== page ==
Oh boy, has it been 3 weeks? I’m so sorry! I normally let readers know if there’s going to be a period of time without a new newsletter, because I usually know those periods are approaching, so apologies for disappearing into the ether without warning. I didn’t anticipate quite how busy I’d get in June, and it’s been very nice and fulfilling but now I’m finally back to carving out some time to write some Therapy Tape-worthy thoughts! I hope you’ve all had a nice, busy, rewarding few weeks in the meantime too.
This week, it’s time for some thoughts on Instagram reel culture and how it’s shaping the comedy landscape, and whether that’s a good or a bad thing! Yes, I’ve written about my feelings regarding online comedy before, and I’m aware I’m a bit of a broken record on the subject.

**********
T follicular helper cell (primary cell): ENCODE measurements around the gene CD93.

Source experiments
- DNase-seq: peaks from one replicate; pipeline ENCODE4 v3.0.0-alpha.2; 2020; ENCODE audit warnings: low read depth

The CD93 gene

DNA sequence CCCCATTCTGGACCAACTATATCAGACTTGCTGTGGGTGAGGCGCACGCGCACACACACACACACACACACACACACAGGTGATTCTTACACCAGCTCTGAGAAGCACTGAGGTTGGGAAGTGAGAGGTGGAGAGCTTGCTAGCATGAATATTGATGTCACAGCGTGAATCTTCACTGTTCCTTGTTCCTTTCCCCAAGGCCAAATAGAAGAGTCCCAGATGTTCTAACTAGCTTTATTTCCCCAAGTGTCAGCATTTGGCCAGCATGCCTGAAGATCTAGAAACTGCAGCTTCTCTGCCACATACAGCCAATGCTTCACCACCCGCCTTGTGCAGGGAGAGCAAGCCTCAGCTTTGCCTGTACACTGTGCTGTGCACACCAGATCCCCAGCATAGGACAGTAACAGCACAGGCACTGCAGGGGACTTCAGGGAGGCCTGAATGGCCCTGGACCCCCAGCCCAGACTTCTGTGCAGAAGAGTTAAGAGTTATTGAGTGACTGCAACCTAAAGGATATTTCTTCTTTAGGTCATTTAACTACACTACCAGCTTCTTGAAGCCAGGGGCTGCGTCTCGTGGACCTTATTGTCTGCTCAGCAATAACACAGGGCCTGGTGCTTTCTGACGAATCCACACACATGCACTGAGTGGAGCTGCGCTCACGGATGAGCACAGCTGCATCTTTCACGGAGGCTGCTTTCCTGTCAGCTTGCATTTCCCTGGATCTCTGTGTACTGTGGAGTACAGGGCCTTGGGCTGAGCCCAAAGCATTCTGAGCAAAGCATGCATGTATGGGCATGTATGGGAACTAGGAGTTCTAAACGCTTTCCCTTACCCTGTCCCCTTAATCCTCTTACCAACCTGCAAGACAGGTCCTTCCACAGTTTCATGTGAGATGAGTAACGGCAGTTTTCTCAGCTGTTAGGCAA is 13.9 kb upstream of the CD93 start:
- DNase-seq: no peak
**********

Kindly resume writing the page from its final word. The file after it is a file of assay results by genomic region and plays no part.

“We get it!” You cry. (Don’t cry!) “You feel simultaneously anxious and pressured to embrace the technological advancements of online platforms and the way they’ve democratised the comedy landscape, and also conflicted and resentful of it because it homogenises the comedy landscape and marginalises the kind of comedy you grew up watching. That’s how everyone feels, shut up or fade away, Grandad.” Yeah yeah yeah, I will, I am shutting up, don’t worry, I get it, guys.
Have they gone?
Ok, I think they’ve gone.
So before I shut up for good, please permit me to write another lengthy blog post on the subject!